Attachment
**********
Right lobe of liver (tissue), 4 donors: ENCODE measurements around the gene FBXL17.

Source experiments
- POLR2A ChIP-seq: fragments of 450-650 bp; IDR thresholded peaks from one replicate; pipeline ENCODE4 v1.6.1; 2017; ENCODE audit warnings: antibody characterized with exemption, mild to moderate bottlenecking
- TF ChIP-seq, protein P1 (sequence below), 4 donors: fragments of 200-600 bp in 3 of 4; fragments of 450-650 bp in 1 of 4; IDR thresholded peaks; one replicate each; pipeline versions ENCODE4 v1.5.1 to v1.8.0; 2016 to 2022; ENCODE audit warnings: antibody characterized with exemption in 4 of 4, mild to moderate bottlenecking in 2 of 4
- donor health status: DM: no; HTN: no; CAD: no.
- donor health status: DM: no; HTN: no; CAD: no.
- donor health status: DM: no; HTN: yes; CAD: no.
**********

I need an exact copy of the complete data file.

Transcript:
Right lobe of liver (tissue), 4 donors: ENCODE measurements around the gene FBXL17.

Source experiments
- POLR2A ChIP-seq: fragments of 450-650 bp; IDR thresholded peaks from one replicate; pipeline ENCODE4 v1.6.1; 2017; ENCODE audit warnings: antibody characterized with exemption, mild to moderate bottlenecking
- TF ChIP-seq, protein P1 (sequence below), 4 donors: fragments of 200-600 bp in 3 of 4; fragments of 450-650 bp in 1 of 4; IDR thresholded peaks; one replicate each; pipeline versions ENCODE4 v1.5.1 to v1.8.0; 2016 to 2022; ENCODE audit warnings: antibody characterized with exemption in 4 of 4, mild to moderate bottlenecking in 2 of 4
- donor health status: DM: no; HTN: no; CAD: no.
- donor health status: DM: no; HTN: no; CAD: no.
- donor health status: DM: no; HTN: yes; CAD: no.